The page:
Washington, D.C. – A recent report by Texas A&M’s Center for North American Studies estimates a potential 2024 total loss in economic output of over $993.2 million due to the absence of irrigation water for crop production in the Lower Rio Grande Valley (LRGV) region, which includes Cameron, Hidalgo, Starr, and Willacy counties. The lack of irrigation water is in large part due to Mexico’s failure to deliver water to the U.S. per the 1944 Water Treaty. According to the report, the current Mexican water deficit is the second-largest deficit in the last three decades.
The U.S. and Mexico share the water of the Rio Grande under the Treaty for the “Utilization of waters of the Colorado and Tijuana Rivers and of the Rio Grande.” The Treaty obligates Mexico to deliver a minimum of 350,000 acre-feet annually, as an average, on a five-year cycle. Now in year four of the current five-year cycle, Mexico owes over 736,000 acre-feet of water. Of the 1,113,288 acre-feet of water owed to the U.S. this cycle, Mexico has only delivered 376,915 acre-feet of water.
Given the severity of the deficiency and the impact on the LRGV water allocations, in late November of 2023, Congresswoman Monica De La Cruz and Congressman Henry Cuellar led passage of a House Resolution to express support for the diplomatic relations required to encourage the Government of Mexico to fulfill its water deliveries on an annual basis to the United States under the treaty. A Senate version co-sponsored by Senators Cornyn and Cruz is pending in the Senate.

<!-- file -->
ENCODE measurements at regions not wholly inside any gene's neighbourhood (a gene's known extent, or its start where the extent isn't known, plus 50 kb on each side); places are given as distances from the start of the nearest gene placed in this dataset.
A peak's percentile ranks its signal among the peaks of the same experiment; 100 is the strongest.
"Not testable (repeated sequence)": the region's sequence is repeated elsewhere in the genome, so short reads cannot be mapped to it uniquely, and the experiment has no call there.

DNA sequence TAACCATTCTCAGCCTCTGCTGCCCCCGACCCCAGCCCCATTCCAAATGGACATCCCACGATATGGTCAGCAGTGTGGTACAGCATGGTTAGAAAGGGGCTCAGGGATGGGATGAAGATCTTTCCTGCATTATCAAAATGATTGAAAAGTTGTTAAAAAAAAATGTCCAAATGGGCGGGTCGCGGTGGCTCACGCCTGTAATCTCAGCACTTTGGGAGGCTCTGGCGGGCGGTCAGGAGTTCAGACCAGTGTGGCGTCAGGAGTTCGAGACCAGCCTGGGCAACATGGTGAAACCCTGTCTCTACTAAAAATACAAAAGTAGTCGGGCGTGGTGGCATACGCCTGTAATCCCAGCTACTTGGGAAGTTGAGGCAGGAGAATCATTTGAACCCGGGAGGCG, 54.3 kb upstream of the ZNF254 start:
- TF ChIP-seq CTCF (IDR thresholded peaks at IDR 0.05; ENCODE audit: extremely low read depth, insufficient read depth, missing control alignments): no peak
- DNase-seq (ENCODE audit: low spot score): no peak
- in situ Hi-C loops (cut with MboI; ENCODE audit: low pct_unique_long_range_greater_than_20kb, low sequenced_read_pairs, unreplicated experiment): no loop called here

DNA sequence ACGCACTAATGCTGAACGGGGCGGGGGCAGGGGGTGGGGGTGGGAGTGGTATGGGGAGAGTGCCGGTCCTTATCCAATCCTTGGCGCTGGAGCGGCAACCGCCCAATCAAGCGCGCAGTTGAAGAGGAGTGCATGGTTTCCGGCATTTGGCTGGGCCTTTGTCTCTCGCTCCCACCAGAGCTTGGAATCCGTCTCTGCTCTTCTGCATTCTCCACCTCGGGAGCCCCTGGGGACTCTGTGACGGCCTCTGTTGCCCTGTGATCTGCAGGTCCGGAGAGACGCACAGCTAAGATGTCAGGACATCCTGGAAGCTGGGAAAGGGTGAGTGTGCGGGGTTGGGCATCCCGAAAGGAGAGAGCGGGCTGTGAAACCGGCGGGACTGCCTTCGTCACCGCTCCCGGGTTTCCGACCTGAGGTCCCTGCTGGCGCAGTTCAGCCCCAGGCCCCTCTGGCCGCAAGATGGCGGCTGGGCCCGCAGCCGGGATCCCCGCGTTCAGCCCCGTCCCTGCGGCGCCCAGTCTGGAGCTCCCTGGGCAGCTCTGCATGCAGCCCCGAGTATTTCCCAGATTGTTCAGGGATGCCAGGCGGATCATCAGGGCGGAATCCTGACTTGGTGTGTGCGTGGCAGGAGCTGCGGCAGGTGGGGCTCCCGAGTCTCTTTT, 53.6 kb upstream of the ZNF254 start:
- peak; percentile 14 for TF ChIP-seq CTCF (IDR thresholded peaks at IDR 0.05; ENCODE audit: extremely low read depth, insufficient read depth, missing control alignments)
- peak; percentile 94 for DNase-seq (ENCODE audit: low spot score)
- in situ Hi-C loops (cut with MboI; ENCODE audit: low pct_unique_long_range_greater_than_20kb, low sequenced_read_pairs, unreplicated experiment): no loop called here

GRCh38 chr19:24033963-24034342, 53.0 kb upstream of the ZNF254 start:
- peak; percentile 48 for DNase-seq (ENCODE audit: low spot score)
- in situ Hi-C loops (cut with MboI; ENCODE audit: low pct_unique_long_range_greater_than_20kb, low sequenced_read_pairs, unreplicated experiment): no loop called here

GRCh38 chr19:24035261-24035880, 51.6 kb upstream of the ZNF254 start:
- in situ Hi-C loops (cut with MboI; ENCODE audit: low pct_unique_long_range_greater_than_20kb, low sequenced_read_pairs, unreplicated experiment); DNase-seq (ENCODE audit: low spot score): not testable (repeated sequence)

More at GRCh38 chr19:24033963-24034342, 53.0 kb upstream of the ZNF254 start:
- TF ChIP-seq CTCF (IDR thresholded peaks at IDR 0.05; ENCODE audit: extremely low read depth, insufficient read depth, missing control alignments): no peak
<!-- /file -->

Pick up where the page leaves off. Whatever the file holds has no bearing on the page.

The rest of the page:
The report examines the total economic impact on LRGV agricultural production, which consists of row crops (cotton, sorghum, etc.) and specialty crops (vegetables, citrus, and sugarcane), absent irrigation water. The loss of irrigated crop production in the LRGV region would lead to an estimated $993.2 million of losses in economic output (direct, indirect, and induced). In terms of employment, it would result in an estimated loss of over 8,000 jobs (full and part-time).
Agriculture representatives and farmers of the LRGV are unfortunately not surprised by the results of this report given the decades-old pattern of Mexico undersupplying their agreed commitment under the Treaty.
“I’ve been in the agriculture business for more years than I can count, and one consistent impediment to the LRGV’s maximum success has been Mexico failing to reliably, and predictably give us the water that is owed,” said Dale Murden, President, Texas Citrus Mutual. “You can’t turn the orchards on and off. It takes years to cultivate the trees for maximum production. Once the water stops, the trees can only survive for so long before they must be removed, and they won’t come back.”
The report documents similar impacts on vegetables and sugarcane production. Production of those crops would be lost as well without the irrigation water that the LRGV growers count on. “Estimated economic losses at the farm-level would be the 5-year average value of production, $108.5 and $98.5 million for vegetable and sugarcane production, respectively,” cites the report.